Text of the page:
So, at our school, in this fast-paced, filled-with-trauma world, we’re working on being mindful. “Mindfulness” has been a phrase that we’ve used a great deal in the past year. My realization? That this teacher, (wife, mom, friend, etc), can be a tad-bit distracted a lot of the time. So often I am more mindFULL than mindful. So am rethinking some things. Here are some of my thoughts:
My growing definition of mindfulness- being fully present in the moment I’m in; vested in the now; all in; aware of myself and those around me; tuned in; present in mind, heart, body, spirit; responsive to the present stimuli rather than reactive to past events or future fears; focused on the task at hand; living in the minute that I’m living.
Realization #1- It’s tough to be mindful when I have a mind FULL of past present and future goals, fears, to-dos, etc.
Realization #2- Tuning out is as important as tuning in.Being mindful takes paring down what I’m focusing on.
Realization #3 – Gotta figure what to filter in and filter out. Filters matter. Different filters are used for different things, circumstances, opportunities. Using spaghetti strainer-sized holes for a Keurig coffee filter won’t do. Will get lots of grounds in the coffee. Using a Keurig sized holes strainer for spaghetti won’t do. Water will overflow, won’t strain quick enough. Strain. Now that’s a word…’strain’. Here’s Google’s definition of strain: “a device having holes punched in it or made of crossed wires for separating solid matter from a liquid.” Separating the solid from the liquid. Separating the “what-matters” from the stuff to let go. Separating the value from the waste. Yeah, sounds like mindfulness to me.
Realization #4 – It’s a strain to strain. It takes work, determination, and willingness to fail, to filter out what’s not of value. It takes a willingness to let some things go. It takes perspective to know that the work of filtering will be worth the value of what’s left.
Realization #5 – Good things will be lost. There’s nutritive value lost in spaghetti water. Yep. And that water could be used for lots more things. Yep. And I don’t want to be wasteful. Nope. But do I value my time and mission and purpose more than making sure that the spaghetti water isn’t wasted? Yep. Am I willing to accept that things and opportunities way more important than spaghetti water will be lost or wasted? I’m working on my “yep” for that one, but definitely not all-there yet. Some things are more difficult to accept than others.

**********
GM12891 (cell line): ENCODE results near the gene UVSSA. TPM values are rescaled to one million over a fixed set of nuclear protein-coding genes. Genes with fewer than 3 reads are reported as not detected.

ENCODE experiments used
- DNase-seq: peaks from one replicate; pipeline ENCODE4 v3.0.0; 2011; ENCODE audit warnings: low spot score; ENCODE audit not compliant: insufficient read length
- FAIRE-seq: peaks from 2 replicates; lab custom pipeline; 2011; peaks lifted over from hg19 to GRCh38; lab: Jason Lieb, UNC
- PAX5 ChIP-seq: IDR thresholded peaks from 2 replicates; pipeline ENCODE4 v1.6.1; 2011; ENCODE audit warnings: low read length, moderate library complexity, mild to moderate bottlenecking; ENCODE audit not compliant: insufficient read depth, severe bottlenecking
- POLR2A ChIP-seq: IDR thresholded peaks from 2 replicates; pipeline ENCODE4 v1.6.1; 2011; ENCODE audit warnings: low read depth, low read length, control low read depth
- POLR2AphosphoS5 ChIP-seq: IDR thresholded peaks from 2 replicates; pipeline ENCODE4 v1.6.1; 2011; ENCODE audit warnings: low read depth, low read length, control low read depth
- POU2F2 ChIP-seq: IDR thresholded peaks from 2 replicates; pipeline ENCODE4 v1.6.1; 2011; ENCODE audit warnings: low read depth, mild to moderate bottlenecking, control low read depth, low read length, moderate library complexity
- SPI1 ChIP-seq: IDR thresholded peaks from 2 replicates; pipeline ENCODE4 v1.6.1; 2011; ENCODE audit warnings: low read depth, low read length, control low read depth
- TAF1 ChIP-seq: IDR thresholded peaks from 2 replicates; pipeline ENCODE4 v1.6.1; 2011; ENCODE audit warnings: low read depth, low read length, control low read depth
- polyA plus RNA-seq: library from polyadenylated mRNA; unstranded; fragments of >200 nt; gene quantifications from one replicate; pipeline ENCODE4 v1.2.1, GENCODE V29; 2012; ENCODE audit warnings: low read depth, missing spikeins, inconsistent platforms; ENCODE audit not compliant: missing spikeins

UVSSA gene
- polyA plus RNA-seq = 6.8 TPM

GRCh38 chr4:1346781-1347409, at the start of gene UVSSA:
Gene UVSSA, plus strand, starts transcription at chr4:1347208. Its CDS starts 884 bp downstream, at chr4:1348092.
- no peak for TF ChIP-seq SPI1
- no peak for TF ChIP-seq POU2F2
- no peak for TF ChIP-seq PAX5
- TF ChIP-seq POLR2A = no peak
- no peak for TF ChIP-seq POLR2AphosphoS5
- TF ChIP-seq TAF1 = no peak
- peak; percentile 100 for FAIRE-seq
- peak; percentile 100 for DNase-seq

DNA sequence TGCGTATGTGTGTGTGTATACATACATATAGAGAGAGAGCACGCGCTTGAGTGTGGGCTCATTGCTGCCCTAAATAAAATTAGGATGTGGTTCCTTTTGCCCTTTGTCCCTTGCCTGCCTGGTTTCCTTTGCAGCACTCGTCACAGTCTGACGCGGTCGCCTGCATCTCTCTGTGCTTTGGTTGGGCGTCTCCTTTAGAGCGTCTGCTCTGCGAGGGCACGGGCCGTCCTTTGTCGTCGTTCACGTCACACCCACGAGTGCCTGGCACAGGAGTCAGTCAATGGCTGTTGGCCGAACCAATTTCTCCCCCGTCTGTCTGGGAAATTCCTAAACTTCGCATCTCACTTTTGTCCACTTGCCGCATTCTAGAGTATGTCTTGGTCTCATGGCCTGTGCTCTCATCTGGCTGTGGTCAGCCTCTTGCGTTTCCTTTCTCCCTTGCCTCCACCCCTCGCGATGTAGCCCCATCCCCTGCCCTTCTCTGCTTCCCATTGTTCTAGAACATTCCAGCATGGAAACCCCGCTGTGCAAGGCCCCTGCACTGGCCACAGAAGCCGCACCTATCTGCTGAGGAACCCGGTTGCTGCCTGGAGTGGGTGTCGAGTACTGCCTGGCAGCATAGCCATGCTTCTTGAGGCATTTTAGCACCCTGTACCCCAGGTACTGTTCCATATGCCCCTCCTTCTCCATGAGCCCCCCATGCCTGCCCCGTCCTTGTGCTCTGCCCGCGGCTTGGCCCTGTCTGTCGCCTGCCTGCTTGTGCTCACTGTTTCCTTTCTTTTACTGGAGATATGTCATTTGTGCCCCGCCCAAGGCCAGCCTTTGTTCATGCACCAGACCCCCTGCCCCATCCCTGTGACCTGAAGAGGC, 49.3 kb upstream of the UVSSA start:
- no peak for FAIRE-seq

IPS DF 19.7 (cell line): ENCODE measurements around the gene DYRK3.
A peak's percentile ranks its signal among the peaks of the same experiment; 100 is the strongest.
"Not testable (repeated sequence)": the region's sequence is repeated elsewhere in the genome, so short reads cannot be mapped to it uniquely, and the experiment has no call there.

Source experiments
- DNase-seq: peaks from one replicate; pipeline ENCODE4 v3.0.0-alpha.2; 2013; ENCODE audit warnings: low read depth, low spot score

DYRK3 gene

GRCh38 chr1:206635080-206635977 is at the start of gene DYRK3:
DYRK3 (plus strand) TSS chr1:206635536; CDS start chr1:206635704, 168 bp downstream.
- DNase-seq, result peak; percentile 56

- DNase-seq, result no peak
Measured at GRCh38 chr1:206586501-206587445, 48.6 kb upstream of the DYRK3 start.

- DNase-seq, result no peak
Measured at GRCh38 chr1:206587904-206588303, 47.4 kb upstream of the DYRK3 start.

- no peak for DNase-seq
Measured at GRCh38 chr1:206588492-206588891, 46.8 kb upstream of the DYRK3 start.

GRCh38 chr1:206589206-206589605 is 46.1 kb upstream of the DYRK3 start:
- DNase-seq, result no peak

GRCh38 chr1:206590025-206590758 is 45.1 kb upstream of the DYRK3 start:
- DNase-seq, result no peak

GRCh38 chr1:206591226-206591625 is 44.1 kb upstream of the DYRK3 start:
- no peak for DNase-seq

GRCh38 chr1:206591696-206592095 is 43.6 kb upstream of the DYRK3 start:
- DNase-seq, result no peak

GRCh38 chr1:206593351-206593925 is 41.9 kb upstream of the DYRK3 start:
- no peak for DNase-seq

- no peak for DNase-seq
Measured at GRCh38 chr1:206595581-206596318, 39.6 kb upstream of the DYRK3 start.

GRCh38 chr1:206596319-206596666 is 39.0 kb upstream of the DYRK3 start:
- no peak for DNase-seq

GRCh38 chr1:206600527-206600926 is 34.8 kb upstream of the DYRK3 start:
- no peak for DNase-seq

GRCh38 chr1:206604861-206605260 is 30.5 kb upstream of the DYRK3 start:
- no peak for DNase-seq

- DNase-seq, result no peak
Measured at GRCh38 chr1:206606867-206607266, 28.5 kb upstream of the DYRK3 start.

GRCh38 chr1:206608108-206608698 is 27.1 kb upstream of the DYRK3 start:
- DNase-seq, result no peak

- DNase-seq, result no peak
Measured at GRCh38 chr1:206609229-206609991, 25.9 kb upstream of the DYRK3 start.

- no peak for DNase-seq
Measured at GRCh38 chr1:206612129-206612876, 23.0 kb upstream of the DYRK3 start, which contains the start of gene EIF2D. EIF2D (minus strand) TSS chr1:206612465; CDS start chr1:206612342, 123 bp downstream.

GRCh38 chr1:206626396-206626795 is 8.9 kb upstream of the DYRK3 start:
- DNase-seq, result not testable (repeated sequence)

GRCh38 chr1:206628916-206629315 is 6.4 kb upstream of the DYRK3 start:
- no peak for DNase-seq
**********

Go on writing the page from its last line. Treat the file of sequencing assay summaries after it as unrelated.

Realization #6 – The ‘what’ and the ‘who’ I set my mind on matters. Big time. It directs the course. Like a steering wheel, like a path, like a boundary, the “what” and the “who” direct my steps. As a Believer, I want my North Star to be Jesus. His truths. His Word. His Passion. Am believing that all else is spaghetti water. Am I mindFULL of that? Working on the “yep” for that one as well.
Realization #7 – Being present in the moment is greatly enhanced by the knowing that we’re just passing through, that our days are numbered. If I’m honest with myself, I know that I’m slower to complete things when there’s no deadline. Even though I have had many ‘talks’ with my kids about not procrastinating, I’m still really bad about putting things off until the ‘last minute’. But the thing is, in this gift called life, we don’t know when our ‘last minute’ will be. Our days are a gift. So our are minutes, our hours, our years. They are gifts.They are gifts to be enjoyed, to be valued and appreciated, and can be used in a way to impact those around us in beautiful and amazing ways…or not. Kind of depends on what we’re mindful (or mindFULL) of.
Realization #8 – Being mindful is a beautiful gift to myself and those around me. Period. It just is. Even if it can create friction, for friction often comes when there’s a change in patterns. But I know I’d much rather be present and less distracted and fully there for those around me for sure.